Wednesday, August 24, 2005

Readings in Mark

Last night, before I went to bed I read a chapter or two from the book of Mark. There are parts of Mark that are shocking to me. Particularly chapter 11:12-14 where Jesus goes to a fig tree for a fig and doesn't find any so he "curses" the tree. A few verses later we see the fig tree again, withered and dead. I'm pretty sure this story is in at least one other Gospel (but I'm not sure which one-- Matthew, maybe?)

Here's why this section bothers me so much: I have a hard time rectifying this angry Jesus to the loving one that I have always been told about. It seems like such a little thing, doesn't it? A fig tree being out of season, why did Jesus get so mad? Further along in the chapter Jesus destroys the temple flee market, his anger again very open and public. (This one I can understand).

But the "fig tree incident" gives me pause. In the Catechism most answers begin with "We should fear and love God..." in this case "fear" is meant not as "being scared," but as being respectful. But with the "fig tree incident" I get a healthy dose of good old fashioned scared fear. I think it boils down to this: that fig tree didn't live up to the expectation that Jesus had for it. He wanted a fig, the fig tree couldn't provide it. Isn't that the same way with me? God wants perfection. I'm a sinner, a result of "the old Adam" I was born a sinful being. I am damaged before I get started.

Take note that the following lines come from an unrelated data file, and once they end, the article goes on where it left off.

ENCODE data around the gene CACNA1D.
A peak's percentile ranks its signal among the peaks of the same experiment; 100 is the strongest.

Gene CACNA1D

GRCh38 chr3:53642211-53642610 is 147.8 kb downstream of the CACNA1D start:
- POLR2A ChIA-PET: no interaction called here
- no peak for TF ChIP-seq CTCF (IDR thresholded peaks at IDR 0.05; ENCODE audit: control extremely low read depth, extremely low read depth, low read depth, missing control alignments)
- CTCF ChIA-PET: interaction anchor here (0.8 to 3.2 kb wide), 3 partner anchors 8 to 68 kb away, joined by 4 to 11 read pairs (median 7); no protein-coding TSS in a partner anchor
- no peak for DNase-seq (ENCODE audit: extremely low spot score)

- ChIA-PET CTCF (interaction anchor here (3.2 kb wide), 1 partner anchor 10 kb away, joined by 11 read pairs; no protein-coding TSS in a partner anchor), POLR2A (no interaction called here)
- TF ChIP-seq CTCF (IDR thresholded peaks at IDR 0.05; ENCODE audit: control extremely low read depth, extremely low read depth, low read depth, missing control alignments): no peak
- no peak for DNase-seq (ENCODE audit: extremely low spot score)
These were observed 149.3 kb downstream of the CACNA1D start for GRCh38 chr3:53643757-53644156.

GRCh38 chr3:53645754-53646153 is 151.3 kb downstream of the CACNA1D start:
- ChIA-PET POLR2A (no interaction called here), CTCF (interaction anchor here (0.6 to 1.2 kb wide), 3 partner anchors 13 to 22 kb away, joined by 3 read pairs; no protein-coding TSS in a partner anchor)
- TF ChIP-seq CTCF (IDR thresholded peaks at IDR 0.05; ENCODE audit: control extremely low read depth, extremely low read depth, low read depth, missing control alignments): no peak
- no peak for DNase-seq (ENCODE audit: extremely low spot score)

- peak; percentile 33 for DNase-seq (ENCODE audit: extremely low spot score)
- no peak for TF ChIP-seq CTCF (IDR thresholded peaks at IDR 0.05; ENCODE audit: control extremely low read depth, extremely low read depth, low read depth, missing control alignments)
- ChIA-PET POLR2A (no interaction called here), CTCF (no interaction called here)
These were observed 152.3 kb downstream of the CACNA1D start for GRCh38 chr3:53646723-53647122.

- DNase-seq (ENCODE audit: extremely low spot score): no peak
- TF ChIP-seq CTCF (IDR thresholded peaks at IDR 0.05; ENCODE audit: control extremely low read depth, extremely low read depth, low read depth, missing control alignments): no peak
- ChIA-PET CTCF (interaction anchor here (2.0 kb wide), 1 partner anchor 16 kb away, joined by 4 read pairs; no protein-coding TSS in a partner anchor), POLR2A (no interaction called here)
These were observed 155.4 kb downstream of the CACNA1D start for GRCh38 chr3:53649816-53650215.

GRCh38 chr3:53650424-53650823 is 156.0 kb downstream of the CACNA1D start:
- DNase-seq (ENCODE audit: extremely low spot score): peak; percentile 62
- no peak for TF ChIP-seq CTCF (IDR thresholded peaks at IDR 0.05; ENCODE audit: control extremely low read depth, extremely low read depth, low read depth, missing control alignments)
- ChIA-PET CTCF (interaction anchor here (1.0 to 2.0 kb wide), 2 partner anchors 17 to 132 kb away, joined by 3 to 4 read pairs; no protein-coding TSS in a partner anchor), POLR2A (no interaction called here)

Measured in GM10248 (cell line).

But... and there is always a "but" when it comes to theology, right? There is a distinct and wonderful message at the end of chapter 11. Jesus turns the withered fig tree into an object lesson. An example of faith and prayer. Faith: that one big "get out of jail card" that we are given through Christ rears its beautiful head. Jesus says to his disciples: "Have faith in God, I tell you the truth, If anyone says to this moutain, "Go throw yourself into the sea," and does not doubt in his heart but believes that what he says will hapepen, it will be done for him. Therefore, I tell you whatever you ask for in prayer, believe that you have received it and it will be yours..."

In my reading of the Book of Concord I have reached Article IV of the Apology of the Augsburg Confession. I started to read it last night, but I was just tired enough that I was reading words, but not making a connection. This article, about justification, is key to the whole. I'll read it closely when I am more awake.

How is your faith today?

No comments: